SBC agencies support GuideStone lawsuit in contraceptive case

The Southern Baptist Convention’s insurance provider says requiring the agency to indirectly provide insurance coverage for contraceptives violates religious beliefs that life begins at the moment of conception.

By Bob Allen

Three sister Southern Baptist Convention entities filed a brief May 27 supporting GuideStone Financial Resources’ objection to being forced to indirectly provide what they regard as abortion-inducing drugs under Obamacare.

The Southern Baptist Theological Seminary, Ethics and Religious Liberty Commission and International Mission Board defended GuideStone’s claim before the 10th U.S. Circuit Court of Appeals that Department of Health and Human Services rules for implementing the Affordable Care Act violate the denominational insurance provider’s religious liberty. Southern Seminary President Albert Mohler also joined the friend-of-the-court brief individually.

guidestone logoLike the Southern Baptist owners of Hobby Lobby, who argued before the U.S. Supreme Court in March against a portion of the 2010 health care law that allows women free access to 20 forms of birth control approved by the FDA, GuideStone contends that some of those methods, such as IUDs and “morning-after” birth-control pills, are not truly contraceptives but cause an early abortion by preventing a fertilized ovum from attaching to the womb.

Unlike Hobby Lobby, a for-profit corporation, GuideStone qualifies for an accommodation that allows religious organizations to exclude coverage for some or all contraceptives, but requires them to either provide or arrange for payment of contraceptive services at no cost to plan participants through a third-party administrator.

The lawsuit and amicus brief, however, argue that the HHS accommodation still requires GuideStone to indirectly provide drugs and devices that violate Southern Baptists’ religious beliefs.

“Scripture and Southern Baptist belief prohibit not only direct and personal wrongdoing, but also the enabling, authorizing, incentivizing or aiding of another in doing what the Christian believes to be sin,” the brief argues.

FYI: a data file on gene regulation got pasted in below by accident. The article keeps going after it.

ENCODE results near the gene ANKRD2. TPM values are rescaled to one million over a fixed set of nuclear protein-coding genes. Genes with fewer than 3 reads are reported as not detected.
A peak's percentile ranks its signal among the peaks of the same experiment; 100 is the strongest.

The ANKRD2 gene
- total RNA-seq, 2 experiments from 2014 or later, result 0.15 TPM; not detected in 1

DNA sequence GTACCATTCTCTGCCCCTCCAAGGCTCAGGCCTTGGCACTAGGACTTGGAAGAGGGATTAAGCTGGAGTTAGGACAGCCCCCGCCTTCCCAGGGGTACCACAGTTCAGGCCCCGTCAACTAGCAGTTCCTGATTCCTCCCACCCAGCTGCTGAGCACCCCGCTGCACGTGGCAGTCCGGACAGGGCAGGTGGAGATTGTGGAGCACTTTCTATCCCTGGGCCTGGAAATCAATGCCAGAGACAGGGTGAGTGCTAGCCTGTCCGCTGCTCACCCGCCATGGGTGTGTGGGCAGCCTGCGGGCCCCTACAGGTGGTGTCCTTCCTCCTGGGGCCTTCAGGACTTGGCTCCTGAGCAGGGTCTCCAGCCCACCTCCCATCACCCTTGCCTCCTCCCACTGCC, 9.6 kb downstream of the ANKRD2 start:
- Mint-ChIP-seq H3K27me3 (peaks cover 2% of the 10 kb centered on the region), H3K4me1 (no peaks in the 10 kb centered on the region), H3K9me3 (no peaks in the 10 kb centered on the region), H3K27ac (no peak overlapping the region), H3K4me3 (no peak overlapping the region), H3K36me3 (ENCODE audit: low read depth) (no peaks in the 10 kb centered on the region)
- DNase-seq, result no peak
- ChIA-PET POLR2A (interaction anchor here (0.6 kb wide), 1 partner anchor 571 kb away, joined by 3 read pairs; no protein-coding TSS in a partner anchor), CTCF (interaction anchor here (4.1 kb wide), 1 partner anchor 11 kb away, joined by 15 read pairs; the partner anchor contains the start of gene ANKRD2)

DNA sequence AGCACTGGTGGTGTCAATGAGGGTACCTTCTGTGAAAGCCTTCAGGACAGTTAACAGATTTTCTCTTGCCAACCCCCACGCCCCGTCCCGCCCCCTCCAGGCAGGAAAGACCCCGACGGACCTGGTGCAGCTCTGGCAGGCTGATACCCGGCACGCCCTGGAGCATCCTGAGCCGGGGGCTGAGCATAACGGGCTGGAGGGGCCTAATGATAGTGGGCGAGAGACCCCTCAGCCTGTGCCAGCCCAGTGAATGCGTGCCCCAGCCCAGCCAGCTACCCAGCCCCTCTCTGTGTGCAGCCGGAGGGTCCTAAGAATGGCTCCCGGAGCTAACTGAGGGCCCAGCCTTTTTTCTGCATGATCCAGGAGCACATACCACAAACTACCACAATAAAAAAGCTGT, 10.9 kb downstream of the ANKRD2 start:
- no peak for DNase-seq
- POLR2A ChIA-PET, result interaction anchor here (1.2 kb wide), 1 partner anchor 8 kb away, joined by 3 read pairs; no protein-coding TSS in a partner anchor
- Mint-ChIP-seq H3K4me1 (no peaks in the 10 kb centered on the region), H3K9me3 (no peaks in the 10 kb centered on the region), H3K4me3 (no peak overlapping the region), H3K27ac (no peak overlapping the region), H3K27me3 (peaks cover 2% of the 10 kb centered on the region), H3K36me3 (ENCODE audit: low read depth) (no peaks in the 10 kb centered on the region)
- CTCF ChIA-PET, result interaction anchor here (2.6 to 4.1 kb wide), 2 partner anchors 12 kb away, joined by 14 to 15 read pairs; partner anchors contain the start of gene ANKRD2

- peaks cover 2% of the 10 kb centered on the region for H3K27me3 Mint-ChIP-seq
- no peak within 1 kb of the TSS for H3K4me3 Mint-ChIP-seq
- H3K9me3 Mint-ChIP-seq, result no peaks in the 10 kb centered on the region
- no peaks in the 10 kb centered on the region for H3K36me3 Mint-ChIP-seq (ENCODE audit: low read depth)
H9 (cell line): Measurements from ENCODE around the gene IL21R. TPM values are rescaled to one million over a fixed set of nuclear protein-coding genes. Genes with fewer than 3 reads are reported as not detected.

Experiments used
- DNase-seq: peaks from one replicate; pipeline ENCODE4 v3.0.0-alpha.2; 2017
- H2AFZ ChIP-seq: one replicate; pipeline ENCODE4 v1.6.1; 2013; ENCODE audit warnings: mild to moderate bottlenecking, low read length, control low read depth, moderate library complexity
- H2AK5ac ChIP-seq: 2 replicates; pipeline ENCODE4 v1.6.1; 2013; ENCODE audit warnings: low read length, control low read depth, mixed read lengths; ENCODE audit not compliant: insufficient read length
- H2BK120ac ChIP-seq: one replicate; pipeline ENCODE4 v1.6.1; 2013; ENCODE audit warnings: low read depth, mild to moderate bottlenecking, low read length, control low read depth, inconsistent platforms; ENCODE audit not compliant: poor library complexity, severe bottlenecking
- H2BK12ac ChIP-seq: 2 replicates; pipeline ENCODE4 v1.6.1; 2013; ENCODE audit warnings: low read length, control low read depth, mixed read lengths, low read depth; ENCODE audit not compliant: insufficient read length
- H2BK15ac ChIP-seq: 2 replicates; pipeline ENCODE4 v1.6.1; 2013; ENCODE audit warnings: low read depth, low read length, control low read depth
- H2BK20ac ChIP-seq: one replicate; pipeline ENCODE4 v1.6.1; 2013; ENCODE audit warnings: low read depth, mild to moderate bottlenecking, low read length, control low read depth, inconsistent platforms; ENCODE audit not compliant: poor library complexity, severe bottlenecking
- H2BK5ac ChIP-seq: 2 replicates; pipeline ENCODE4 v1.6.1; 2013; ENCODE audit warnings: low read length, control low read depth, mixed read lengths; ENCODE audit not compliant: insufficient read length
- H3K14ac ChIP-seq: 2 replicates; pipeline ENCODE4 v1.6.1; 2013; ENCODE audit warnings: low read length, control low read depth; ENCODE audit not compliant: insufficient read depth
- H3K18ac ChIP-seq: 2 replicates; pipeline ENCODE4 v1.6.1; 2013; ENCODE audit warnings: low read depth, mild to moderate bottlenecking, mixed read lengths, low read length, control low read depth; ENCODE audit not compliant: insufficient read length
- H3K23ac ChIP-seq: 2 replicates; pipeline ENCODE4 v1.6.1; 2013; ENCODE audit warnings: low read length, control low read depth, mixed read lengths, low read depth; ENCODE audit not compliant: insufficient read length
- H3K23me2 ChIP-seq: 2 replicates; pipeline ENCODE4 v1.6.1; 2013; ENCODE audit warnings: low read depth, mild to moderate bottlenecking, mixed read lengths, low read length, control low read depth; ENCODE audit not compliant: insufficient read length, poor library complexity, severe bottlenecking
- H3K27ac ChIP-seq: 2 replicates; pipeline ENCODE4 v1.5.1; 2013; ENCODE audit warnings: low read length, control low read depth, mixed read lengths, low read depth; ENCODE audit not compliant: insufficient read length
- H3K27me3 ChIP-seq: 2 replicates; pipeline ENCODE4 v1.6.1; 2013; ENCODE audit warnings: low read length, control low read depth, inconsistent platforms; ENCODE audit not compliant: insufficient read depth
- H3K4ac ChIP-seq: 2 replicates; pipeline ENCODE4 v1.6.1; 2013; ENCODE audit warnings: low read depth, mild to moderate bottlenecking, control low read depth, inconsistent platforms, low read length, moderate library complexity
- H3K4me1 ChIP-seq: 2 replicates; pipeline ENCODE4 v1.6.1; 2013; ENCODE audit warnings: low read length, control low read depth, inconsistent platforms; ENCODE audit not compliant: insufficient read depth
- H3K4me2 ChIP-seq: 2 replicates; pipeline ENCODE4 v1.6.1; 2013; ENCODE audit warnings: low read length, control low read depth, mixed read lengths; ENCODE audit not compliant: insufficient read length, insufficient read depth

“Christian doctrine teaches that believers who knowingly aid or abet another’s wrongdoing have themselves done wrong,” it continues. “Accordingly, a statute or regulation requiring a Southern Baptist individual or ministry to be complicit in conduct that the Christian faith teaches is morally wrong forces that person or ministry into an impossible choice — to either violate conscience or violate the law — and imposes a substantial burden on the exercise of religion.”

The three agencies say Southern Baptist doctrine teaches that life begins at conception and that the taking of innocent human life “is a grave and moral wrong.”

They cite Bible verses including Jeremiah 1:4-5 and Psalm 139:13-16 that teach of God’s plan for persons long before they are born and Luke 1:39-44, the story of how the pre-born John the Baptist “leaped for joy” in his mother’s womb at news that Mary was pregnant with Jesus.

In the latter text, the brief explains, “the inspired author of the Scripture uses the same word to describe the ‘baby’ (Gr. βρεφοϛ) as is used to describe an infant who has been born, and affirms the personhood of the baby in the womb by ascribing to him the quintessentially human emotion of ‘joy.’”

“A fundamental aspect of Christian doctrine is its requirement that faith must govern every aspect of a Christian’s life,” the brief argues. “As a matter of scriptural command, conscience, Protestant tradition and Southern Baptist teaching, the exercise of the Christian religion must guide and determine a Christian’s decisions, words and deeds in every facet of life, including seemingly mundane and ‘secular’ matters like the administration of insurance and the provision of certain drugs and devices.”